7 ways to tickle your audience
By LissaMCowan on February 06, 2013
Have you ever tickled yourself? Maybe you tried for fun as a kid, and then realized it wasn’t very funny–literally. Well, the same is true for sharing stories. If you keep them to yourself, then there’s no magic, no sense of fun or possibility for the story to travel. Any storyteller will say that the magic of a story is in the telling, in the story itself, and in what happens to that story once it goes out into the world. In other words, it’s only when you tickle other people, or when they tickle you, that the fun begins.
There’s something to be said for laughter and for lifting people’s spirits. Even if you have a serious issue to convey to your audience, you want to make sure that they understand the complexity of the issue, and yet don’t feel disempowered by its weight. To give an example, say you’re trying to raise awareness about women who are victims of abuse. You want people to know how serious and widespread the problem is, yet you also want to give them the tools to create positive change for these women and to somehow witness these changes, however incremental.
Here are seven ways to tickle your audience so that you engage them on an emotional level and they connect to your product, service or message. Because, after all, that’s when the true magic happens!
1) Begin by discovering what fires up your audience. What are their passions, hopes and fears? What makes them dance in the streets or take to the streets. Write down three or four topics or themes of genuine interest and concern to them.
2) Narrative is a living organism that grows through thoughtful attention. Once you establish what’s important to your audience, craft a story that is personal to you, your business or organization, yet that you know will also resonate with others.
3) Ask yourself if your story has magic in it. Stories without magic don’t travel very far. In fact, they rarely make it down the street and into the sunlight. What’s magic? Something that sparks creativity and imagination in the receiver and engages them emotionally so your story takes hold.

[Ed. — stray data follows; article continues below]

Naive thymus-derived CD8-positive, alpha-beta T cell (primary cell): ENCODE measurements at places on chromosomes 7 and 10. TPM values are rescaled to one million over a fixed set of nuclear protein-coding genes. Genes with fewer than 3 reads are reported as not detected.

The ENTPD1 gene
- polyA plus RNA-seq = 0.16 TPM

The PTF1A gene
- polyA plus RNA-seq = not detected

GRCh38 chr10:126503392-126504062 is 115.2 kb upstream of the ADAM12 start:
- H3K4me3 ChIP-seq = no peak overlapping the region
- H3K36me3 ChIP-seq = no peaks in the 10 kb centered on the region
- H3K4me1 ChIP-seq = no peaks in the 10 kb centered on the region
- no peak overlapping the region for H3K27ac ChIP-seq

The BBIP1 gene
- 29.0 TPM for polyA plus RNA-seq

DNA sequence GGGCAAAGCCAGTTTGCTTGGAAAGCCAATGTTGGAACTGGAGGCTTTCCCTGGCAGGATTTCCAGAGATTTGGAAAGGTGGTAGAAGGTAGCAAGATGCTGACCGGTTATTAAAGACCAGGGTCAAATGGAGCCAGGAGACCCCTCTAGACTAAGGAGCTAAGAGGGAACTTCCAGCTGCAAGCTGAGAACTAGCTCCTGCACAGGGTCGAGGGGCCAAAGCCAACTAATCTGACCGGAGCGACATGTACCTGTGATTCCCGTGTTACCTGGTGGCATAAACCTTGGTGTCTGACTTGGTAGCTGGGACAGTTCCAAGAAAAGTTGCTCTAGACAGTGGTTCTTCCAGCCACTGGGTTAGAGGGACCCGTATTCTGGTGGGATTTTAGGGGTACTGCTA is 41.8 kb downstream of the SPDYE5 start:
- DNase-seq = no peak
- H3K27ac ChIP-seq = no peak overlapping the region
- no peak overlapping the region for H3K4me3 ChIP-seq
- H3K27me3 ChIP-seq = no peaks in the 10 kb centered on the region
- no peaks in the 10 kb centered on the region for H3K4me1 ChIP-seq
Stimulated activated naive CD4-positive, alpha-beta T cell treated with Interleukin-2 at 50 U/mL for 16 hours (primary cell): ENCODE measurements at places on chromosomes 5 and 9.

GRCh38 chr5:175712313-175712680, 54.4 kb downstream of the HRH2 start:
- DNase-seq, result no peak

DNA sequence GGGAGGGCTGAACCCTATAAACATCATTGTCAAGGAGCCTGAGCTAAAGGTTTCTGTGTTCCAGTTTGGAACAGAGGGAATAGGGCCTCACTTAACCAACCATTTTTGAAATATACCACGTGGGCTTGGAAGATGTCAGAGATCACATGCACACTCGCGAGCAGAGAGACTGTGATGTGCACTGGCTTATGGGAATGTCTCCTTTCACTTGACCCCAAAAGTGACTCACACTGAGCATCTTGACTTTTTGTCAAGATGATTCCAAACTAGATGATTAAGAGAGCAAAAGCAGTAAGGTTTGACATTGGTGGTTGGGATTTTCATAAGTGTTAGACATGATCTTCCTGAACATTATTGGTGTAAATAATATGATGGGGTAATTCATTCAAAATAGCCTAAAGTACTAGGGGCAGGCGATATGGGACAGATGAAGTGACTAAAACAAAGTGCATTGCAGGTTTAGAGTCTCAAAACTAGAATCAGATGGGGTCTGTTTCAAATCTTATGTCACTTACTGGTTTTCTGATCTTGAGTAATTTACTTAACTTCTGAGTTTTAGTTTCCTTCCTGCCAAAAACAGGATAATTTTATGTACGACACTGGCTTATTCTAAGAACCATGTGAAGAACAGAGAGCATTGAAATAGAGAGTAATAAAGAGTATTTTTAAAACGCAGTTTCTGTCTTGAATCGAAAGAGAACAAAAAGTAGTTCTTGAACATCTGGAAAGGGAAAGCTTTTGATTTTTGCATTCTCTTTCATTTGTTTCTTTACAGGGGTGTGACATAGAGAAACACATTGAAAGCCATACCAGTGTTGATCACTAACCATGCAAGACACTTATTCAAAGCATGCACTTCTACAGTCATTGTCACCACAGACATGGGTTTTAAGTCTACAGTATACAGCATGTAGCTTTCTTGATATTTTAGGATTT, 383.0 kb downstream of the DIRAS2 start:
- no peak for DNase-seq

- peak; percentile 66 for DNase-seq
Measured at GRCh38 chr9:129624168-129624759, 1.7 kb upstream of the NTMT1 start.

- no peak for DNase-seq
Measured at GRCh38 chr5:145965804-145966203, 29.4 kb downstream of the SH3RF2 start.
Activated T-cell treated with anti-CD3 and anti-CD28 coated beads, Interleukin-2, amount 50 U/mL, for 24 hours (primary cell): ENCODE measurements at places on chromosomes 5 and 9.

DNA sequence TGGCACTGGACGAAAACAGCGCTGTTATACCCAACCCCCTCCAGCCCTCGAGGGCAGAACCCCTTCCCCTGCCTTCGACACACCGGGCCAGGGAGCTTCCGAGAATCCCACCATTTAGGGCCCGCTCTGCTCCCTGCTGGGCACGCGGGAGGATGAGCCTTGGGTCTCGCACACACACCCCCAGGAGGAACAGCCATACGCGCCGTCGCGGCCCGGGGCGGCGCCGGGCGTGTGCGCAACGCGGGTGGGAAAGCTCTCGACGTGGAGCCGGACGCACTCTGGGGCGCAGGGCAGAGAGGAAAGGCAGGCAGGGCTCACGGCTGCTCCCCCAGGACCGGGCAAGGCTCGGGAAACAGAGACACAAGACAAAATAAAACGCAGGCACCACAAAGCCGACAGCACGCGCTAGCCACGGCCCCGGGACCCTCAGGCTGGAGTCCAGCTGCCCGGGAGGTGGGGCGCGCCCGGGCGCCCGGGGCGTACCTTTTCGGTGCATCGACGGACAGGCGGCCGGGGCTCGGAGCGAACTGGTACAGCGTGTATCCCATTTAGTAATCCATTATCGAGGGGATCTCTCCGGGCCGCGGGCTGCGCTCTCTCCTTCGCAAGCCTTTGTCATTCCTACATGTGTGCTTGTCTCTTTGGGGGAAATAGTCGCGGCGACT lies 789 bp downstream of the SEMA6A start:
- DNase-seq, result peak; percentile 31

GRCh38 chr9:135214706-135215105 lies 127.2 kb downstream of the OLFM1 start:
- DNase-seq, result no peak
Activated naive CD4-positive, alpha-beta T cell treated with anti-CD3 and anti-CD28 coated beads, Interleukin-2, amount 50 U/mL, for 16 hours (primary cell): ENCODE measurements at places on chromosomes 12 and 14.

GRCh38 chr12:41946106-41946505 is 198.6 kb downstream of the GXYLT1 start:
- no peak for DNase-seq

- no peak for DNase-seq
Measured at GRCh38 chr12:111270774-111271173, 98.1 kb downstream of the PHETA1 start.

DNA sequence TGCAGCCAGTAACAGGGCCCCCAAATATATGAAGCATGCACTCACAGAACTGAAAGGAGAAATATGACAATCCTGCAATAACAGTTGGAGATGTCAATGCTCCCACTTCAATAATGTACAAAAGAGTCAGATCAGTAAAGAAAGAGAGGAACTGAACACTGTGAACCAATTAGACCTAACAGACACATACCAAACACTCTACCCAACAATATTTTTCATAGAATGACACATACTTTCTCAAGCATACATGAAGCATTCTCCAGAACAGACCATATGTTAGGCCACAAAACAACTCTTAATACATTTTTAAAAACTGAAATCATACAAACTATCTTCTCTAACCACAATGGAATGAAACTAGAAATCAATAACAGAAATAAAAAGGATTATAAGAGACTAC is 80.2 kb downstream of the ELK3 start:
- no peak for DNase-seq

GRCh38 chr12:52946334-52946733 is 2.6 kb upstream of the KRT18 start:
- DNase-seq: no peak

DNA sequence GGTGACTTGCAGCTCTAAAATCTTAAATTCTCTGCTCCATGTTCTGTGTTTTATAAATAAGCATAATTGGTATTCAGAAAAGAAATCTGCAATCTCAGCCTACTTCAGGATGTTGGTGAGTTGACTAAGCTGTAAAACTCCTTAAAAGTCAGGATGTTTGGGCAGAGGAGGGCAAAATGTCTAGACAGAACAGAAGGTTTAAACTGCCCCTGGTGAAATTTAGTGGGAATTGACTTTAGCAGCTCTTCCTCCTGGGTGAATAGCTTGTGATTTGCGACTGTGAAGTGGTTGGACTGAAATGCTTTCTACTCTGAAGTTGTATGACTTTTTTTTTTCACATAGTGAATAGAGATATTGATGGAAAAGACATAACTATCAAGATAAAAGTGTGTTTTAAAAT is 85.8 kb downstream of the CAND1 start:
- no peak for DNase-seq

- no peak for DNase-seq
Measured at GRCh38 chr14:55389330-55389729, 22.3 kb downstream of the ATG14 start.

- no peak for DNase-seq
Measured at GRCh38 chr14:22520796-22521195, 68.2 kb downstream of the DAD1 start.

4) Authentic storytelling is a creative, energetic force that liberates the receiver because the meaning for the story comes from within them, not from outside. Otherwise it’s just boring marketing speak. Ask yourself how your audience can ‘sign on’ to the story in this way. What ingredients need to be present in your narrative for that to happen?
5) Is humour an appropriate vehicle for your message? If so then consider using it, as laughter lowers people’s defenses and makes them more open and apt to receive what you’re communicating.
6) How can you get your audience to not only listen but to act–whether that means buying your product or service, or donating to your cause? To prolong the tickling metaphor, audiences want to be tickled but they also want the opportunity to tickle back. Give them a chance to do this by inviting them to share their own stories, to entertain you also with their insights and experiences, and to be part of the expanding conversation.
7) Once a story takes hold, give them still more opportunities to engage, see the story grow. That way they can witness what you’ve created but also what your community–comprised of them and others like them–has helped to bring into being.
We’d love to hear how you are weaving stories about your business or organization. How are you tickling your audiences into bringing about success and positive change?
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